II. The immediate followers of our Lord had no inclination to secularise their new rest-day of evangelic freedom.—A duty that none show a disposition to neglect it is needless to enforce. If we hear so little in the Apostolic records and writings of the Christian obligation of hallowing the Lord’s day, we believe the main reason of this to be, that those early believers in the ardour and devotion of a fresh young faith, were prone rather to turn every weekday into a Sunday of holy fellowship and service than feel the slightest wish to make secular the weekly day of rest. Passing to the early testimonies subsequent to New Testament times, we have no hesitation in affirming that there is no historical fact enjoying better proof than this—that the observance of the day by intermission of toil and by special religious exercises was the constant practice of the Christian Church from the days of the Apostles.

III. On the vexed practical question of allowable or unallowable pleasure-taking on Sunday we cannot embark.—Keeping to the Apostolic principle, ‘Let every man be fully persuaded in his own mind,’ we shall not stray far from the right and the true. But one prefatory reflection is offered here which may help us in settling details. Before we are capable of appreciating the true worth of the Christian’s Sunday, can it ever be a really pleasurable day? Ought we to try to make it the happiest day of the week to those whose whole lives are one long ‘grieving of the Holy Spirit of God,’ between whose souls and the Divine source of all truest happiness there stretches ‘a great gulf fixed,’ unbridged, or, being bridged, uncrossed by their reluctant feet? And may we not be deterred from the attempt to render this good gift of our Father acceptable to the Christless by reflecting that the same principle that would make it pleasurable to them, while thus, would turn heaven itself into a paradise for worldlings, and degrade its pure joys into the hollow pleasures of selfish fashion? The Church’s work is surely other than this: it is not to bring down the things of God to the level of the world, but, through her ceaseless ministries of loving suasion, to lift men up towards the altitude of the things of God.

—Bishop A. Pearson.

Verses 11-12


‘I am Alpha and Omega … What thou seest, write in a book, and send it unto the seven churches which are in Asia.… And I turned to see the Voice that spake with me.’

Revelation 1:11-2 Kings :

Christ is here brought before us as the first and last letter of the Greek alphabet. Is it not to teach us that He is the beginning and end of all things?

I. All things should be full of Him, and there should be nothing in which He is not. It is written ( Ephesians 4:10), ‘He that descended is the same also that ascended up, far above all heavens, that He might fill all things.’ Yes, everything is empty in which He is not—an empty universe, an empty world, an empty church, an empty heart, an empty life. He was exalted above all heavens that He might fill them.

II. Christ’s person and Christ’s truth must be permanent.—‘What Thou seest write in a book.’ They are not like other things, which may only have a passing effect. They must be written, written on the memory and on the heart, in the life and in the character. He is like none other, and there is no truth like His truth. Like the fragments of the loaves on the mountain, they must be all gathered up because they were of His creation, and fell from His hand. So must it be with the Person and the words of the Lord Jesus.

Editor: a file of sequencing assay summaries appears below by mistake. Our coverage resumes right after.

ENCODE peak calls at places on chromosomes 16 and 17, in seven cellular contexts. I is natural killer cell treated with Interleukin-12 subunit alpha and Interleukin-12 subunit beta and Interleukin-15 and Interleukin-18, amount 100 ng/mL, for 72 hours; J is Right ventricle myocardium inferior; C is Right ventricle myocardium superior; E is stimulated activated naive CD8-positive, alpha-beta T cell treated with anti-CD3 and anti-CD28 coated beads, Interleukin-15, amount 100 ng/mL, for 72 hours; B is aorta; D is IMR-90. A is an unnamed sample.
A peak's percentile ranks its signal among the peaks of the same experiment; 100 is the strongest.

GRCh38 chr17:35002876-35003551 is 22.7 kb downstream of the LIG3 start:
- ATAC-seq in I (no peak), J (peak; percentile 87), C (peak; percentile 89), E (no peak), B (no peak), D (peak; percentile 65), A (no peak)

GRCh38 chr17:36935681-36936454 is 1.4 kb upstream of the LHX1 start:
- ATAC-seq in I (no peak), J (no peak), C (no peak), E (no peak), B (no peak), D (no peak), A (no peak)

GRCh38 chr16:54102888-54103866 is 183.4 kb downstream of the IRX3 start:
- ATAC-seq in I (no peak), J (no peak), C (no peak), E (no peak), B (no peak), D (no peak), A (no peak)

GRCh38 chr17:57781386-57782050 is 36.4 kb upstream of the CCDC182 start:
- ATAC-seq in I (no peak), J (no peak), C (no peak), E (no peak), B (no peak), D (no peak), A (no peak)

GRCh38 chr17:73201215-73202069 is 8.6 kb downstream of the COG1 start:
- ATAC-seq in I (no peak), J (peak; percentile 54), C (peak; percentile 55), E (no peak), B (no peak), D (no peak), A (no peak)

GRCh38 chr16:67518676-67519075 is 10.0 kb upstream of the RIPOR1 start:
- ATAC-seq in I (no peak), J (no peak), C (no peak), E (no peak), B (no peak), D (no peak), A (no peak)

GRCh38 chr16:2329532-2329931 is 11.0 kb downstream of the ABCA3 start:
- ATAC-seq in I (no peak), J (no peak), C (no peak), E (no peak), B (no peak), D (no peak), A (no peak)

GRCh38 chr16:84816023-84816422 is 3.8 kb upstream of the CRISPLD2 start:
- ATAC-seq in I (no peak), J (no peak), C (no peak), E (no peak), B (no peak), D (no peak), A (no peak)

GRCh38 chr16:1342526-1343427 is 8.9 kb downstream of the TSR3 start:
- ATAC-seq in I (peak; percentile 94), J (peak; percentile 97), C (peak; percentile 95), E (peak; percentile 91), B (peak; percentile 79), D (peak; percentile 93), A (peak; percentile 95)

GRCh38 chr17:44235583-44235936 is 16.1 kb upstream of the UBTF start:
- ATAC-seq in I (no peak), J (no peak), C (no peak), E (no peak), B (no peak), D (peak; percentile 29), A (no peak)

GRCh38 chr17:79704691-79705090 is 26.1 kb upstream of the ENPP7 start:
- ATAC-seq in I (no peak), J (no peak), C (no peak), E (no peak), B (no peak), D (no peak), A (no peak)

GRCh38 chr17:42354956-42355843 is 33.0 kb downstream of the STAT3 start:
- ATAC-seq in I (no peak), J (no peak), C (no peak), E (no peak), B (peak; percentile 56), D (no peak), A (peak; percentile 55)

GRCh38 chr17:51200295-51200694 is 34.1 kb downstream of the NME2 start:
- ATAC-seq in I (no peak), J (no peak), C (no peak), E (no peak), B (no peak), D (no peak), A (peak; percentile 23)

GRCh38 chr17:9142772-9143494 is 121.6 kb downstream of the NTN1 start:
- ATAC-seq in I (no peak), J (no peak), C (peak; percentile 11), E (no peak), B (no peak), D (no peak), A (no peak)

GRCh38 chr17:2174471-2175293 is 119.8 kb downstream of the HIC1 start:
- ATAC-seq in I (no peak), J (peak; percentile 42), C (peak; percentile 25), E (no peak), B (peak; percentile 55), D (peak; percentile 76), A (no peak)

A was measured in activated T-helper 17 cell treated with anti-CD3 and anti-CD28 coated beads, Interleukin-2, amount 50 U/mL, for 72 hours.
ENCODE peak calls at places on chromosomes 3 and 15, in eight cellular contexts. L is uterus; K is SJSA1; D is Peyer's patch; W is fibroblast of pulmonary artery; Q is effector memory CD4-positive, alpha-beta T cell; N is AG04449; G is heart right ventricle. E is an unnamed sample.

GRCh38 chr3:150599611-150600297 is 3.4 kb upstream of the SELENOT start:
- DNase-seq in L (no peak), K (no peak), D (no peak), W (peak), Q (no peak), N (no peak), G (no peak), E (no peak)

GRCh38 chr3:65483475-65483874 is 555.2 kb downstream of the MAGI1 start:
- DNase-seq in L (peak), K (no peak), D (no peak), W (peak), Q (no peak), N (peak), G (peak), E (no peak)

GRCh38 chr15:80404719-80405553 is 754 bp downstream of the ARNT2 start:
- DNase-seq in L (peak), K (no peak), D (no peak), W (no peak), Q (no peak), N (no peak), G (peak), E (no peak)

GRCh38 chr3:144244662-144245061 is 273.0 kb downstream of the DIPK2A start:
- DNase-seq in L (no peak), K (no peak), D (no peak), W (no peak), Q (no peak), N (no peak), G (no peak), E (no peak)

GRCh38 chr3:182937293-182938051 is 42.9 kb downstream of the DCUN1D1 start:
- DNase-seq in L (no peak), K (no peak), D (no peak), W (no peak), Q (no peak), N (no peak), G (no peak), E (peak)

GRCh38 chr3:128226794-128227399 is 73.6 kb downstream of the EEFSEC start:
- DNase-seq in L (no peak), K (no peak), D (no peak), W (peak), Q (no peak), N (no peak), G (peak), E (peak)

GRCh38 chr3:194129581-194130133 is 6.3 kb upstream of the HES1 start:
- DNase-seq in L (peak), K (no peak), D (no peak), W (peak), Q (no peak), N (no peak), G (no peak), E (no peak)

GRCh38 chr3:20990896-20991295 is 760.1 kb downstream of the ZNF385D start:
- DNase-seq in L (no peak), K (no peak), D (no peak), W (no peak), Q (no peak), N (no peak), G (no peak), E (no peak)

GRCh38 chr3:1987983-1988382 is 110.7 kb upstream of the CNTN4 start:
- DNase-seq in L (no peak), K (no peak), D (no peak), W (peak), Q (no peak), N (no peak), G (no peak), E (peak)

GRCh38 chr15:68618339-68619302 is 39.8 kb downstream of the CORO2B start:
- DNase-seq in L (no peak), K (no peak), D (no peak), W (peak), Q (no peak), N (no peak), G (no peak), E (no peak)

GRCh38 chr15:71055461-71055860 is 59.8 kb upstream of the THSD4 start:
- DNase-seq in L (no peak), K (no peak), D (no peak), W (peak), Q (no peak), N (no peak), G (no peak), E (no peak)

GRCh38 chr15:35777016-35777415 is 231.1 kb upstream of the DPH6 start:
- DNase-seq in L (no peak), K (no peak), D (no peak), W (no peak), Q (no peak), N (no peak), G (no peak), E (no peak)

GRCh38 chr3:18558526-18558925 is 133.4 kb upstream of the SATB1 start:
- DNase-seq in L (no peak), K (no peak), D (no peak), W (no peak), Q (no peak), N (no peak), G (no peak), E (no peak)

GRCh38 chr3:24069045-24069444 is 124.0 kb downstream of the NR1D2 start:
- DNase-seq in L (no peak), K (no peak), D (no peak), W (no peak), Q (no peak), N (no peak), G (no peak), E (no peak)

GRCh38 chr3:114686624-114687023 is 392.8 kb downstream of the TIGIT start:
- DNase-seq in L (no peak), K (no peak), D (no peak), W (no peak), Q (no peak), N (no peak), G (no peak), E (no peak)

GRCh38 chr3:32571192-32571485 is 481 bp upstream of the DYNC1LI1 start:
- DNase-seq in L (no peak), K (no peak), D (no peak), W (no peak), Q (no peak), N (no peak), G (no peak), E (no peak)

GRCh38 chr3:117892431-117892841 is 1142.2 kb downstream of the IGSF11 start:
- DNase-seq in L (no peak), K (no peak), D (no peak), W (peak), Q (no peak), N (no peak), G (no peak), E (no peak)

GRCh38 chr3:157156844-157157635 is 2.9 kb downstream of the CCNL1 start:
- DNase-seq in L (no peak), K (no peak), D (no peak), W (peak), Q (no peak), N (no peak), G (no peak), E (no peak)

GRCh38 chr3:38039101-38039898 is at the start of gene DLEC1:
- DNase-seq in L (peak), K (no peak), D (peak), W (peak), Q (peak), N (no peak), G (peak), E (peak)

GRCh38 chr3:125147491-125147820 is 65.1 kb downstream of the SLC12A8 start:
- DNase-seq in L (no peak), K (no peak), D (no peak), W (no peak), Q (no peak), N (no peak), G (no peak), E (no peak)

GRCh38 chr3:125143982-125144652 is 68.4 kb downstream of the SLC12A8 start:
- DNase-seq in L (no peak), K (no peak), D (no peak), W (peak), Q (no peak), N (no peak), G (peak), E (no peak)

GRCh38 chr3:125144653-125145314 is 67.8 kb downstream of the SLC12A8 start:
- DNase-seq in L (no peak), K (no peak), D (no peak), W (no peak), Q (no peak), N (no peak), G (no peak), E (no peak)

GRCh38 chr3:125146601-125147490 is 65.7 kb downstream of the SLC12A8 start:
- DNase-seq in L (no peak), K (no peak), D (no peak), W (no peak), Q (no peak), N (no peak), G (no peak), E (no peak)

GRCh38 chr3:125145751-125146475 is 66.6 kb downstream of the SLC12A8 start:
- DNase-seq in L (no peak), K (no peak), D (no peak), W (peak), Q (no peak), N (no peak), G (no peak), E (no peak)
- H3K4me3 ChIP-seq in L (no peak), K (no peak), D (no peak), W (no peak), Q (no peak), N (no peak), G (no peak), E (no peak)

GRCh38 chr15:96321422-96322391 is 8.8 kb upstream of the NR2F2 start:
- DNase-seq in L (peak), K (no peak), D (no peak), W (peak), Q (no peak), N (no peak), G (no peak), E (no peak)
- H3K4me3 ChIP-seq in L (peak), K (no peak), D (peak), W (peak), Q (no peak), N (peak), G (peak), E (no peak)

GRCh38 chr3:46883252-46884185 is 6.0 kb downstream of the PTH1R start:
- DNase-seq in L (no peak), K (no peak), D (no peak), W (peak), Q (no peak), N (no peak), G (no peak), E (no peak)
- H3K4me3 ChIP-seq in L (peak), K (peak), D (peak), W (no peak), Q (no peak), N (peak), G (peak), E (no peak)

III. That which He makes known to us must be handed on.—‘Send it to the seven churches which are in Asia.’ It is to be world-wide. If the light is in your own soul, let it shine out to lighten others. If you know the Saviour yourself, make Him known to those around you. Live to scatter seeds of truth wherever you go. Live to win souls to Christ in every way you can. Let this be your life aim. Whatever blessings you possess from Him, ‘send it,’ send it on. Be sure the scattered seed will turn up again one day for your ‘joy and crown of rejoicing.’ God has said it, ‘My word shall not return void, but it shall accomplish that which I please, and it shall prosper in the thing whereto I sent it.’ Yes, one thing or the other will surely turn up again—either your scattered seed ‘sown in weakness,’ for your blessed and eternal reward; or else your neglect will turn up again to your shame and everlasting confusion.

IV. That voice behind.—‘And I turned to see the voice that spake with me.’ It is striking to observe how God’s communications are so frequently said to be from behind us. The communications of God are not for the eye, but for the ear; not for curiosity, but for faith. Therefore there is so much said, both by our Lord in the Gospels, and by the beloved Apostle in this book, about hearing. ‘John turned to see the Voice that spake’ with him, but he did not see what he looked for, but what God intended him to see. We are just like him. To live by faith is no easy thing. We are always turning round to see what is in our own mind, and God is always showing us what is in His. So it was with St. John. God showed him the candlesticks and the glorious Person of the Son of God—just what He wanted St. John to see for the blessing of the Church of Christ in all ages.

—Rev. F. Whitfield.

Verse 13


‘And in the midst of the seven candlesticks one like unto the Son of Man.’

Revelation 1:13

This vision of St. John in Patmos, granted to him ‘on the Lord’s day,’ brings before us—

I. A living Lord.—It is not a mere historical personage, to whose great deeds we look back with admiration, that we call Master. It is He Who is alive for evermore, Who has the keys of Hades in His own royal hand. We do not think and speak of our Divine Head as of One that was, but as of One that is.

II. A present Lord.—He is in the midst of the Churches: not removed by immeasurable space from where we are living and labouring, but in the midst of us; quite near to us, accessible at every hour, observant of every action and of all endurance.